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DDOT these days is exploring all sorts of ways to make the city more pedestrian friendly. That quest includes a first-ever public meeting on pedestrian issues that our city planning expert, Mark Jenkins, skewered in this very space.

I didn’t attend, but I have a belated recommendation: End the tyranny of right on red. No single traffic rule—-actually, permission—-so routinely horrifies and puts in danger the noble pedestrians of the District of Columbia. At any well-traveled intersection, the right-on-redders are constantly pulling up into the crosswalk, cutting off and, I’m sure, occasionally clipping those on foot.

And why wouldn’t they? Think about the dynamics of the right on red: As you approach the intersection in your vehicle, you spot the red. You see that the lightpost has no sign prohibiting the turn. At that point, as you creep up to the light, you pivot your head to the left, waiting for a break in the traffic, so that you can do your right on red without sideswiping someone. You spot a break in the flow, and execute your R on R.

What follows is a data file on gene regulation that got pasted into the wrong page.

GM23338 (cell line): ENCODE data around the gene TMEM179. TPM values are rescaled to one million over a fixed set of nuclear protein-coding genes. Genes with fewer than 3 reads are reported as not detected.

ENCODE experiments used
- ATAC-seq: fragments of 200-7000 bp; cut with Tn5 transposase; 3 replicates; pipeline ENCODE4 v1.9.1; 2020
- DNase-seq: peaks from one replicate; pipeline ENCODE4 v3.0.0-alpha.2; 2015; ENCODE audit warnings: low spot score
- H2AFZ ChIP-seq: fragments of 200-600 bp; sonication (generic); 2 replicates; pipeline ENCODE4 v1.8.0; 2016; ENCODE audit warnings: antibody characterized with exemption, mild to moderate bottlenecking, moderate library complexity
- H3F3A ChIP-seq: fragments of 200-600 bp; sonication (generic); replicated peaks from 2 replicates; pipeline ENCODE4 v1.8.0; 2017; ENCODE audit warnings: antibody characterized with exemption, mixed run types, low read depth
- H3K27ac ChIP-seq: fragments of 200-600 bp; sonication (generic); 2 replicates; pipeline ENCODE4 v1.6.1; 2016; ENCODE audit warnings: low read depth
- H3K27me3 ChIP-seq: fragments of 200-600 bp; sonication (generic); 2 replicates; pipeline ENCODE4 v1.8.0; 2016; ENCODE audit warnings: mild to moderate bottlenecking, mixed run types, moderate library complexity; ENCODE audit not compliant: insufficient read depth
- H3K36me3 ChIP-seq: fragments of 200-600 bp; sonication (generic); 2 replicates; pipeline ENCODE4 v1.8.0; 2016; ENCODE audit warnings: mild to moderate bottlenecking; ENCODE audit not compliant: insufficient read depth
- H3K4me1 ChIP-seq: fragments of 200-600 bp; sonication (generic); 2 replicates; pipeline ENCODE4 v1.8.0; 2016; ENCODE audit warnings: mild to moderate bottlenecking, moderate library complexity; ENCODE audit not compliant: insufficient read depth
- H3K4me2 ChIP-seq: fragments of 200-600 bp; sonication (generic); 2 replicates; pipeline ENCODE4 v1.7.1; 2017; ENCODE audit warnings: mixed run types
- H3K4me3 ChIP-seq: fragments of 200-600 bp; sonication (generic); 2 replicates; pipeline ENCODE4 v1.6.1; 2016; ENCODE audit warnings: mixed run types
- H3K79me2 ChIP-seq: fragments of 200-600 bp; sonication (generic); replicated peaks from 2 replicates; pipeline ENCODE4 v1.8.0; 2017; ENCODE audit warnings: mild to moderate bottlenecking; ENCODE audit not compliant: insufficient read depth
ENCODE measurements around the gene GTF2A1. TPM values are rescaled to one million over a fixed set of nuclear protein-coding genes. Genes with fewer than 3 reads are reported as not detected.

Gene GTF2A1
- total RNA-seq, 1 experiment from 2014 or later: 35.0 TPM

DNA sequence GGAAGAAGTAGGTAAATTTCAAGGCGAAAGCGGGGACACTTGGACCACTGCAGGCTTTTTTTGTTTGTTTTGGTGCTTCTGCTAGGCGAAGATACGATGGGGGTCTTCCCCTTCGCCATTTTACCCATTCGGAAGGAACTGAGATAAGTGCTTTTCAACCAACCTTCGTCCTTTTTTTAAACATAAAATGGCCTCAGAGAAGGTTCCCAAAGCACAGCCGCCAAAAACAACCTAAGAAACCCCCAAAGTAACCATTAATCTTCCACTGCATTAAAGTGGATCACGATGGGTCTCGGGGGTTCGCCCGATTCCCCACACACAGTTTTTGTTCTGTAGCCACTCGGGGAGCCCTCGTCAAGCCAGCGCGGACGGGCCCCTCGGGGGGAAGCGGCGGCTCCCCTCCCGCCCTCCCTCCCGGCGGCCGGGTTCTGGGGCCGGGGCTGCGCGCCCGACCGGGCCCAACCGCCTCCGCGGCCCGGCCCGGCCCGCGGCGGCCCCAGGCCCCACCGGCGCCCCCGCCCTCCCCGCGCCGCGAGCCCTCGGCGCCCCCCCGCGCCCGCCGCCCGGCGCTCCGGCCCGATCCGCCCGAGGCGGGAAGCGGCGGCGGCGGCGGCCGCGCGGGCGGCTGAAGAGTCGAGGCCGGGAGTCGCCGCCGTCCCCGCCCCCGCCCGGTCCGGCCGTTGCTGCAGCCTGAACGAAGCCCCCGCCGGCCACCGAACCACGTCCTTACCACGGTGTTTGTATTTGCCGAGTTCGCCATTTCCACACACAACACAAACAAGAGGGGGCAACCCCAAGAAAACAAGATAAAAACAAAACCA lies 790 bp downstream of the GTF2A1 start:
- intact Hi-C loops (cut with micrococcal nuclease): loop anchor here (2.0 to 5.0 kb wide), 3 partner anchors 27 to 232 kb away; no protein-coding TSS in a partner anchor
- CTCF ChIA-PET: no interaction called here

Oh, but what about that poor jogger who just (legally) started across the crosswalk! You didn’t see him because you were looking the other way, worried only about other cars.

Step 1: Scrap R on R. Step 2: Actually enforce traffic laws.